“Beating Obesity: Mission Impossible?” was created for the general public and healthcare professionals. In this one, he starts with a laugh-out-loud introduction acknowledging our love/hate relationship with unhealthy food. Dr. Dansinger discusses how and why the societal epidemics of obesity, diabetes, and related health problems have reached such desperate proportions. Can we reverse the trends? Dr. Dansinger provides some of the optimism and insight necessary for our society to conquer this “mission impossible,” and teaches the audience how individuals can rapidly reverse or prevent obesity and diabetes. Based on his inspirational work with NBC’s “The Biggest Loser,” and his own Diabetes Reversal Clinic, he shares his principles of “strategic eating” and “accelerated weight loss” and demonstrates how some individuals on the show lose up to 100 pounds in 3 months, or even 200 pounds in under a year.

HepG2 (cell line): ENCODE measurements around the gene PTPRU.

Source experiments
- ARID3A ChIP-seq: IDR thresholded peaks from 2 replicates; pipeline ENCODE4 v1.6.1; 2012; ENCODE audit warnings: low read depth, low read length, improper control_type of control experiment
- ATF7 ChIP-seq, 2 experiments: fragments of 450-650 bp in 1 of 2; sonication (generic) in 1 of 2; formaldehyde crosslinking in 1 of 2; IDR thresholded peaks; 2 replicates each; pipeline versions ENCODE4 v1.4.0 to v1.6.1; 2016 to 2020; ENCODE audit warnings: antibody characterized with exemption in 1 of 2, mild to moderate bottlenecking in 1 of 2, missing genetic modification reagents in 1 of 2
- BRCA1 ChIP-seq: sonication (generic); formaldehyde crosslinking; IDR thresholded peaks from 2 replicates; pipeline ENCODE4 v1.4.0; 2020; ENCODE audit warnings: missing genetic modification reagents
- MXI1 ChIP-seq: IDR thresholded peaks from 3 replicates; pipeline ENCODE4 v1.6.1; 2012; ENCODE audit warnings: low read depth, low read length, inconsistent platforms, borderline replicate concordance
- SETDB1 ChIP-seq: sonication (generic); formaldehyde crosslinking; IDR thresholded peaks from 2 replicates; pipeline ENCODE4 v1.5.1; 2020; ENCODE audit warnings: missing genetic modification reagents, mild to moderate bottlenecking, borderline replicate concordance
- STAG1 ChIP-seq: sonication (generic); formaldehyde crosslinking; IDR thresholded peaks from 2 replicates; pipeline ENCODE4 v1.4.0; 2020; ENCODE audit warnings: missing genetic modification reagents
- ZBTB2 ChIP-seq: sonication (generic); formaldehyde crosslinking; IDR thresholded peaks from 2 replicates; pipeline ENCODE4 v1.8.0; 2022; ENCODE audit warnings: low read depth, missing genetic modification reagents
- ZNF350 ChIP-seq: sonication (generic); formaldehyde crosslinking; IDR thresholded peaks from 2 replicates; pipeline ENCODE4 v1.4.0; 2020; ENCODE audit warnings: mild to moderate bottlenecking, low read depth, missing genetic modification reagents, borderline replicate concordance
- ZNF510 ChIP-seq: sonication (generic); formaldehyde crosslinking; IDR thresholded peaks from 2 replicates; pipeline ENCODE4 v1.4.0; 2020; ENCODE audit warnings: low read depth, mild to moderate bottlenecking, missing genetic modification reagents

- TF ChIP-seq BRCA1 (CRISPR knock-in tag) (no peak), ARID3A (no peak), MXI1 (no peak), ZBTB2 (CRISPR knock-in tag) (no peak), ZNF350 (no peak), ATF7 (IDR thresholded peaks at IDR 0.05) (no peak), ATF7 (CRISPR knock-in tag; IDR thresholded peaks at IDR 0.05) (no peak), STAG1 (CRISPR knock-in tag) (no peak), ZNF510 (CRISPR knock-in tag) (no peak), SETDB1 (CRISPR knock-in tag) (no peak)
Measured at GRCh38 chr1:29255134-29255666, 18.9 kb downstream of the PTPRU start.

He also offers a program designed specifically for healthcare professionals. Primary care providers typically feel beaten down by obesity-related medical problems, especially type 2 diabetes. While most clinicians agree that lifestyle change can be potent medicine in principle, many have found it impractical, ineffective, or downright hypocritical to preach lifestyle change in today’s clinical environment. In his presentation, “Reversing Diabetes in Primary Care,” Dr. Dansinger provides an engaging and informative discussion of the underlying causes of society’s obesity and diabetes epidemics, the role the medical establishment should play in prevention, and what primary care practices can do to reduce type 2 diabetes in their patient population. He discusses principles of “accelerated weight loss” under idealized conditions, provides dramatic reminders about the power of lifestyle change, and motivates providers to learn to harness that power for use in the clinic. He details the techniques he uses in his own Diabetes Reversal Clinic to identify patients amenable to lifestyle change, and explains how to coach motivated patients to achieve diabetes remission or substantial medication reduction.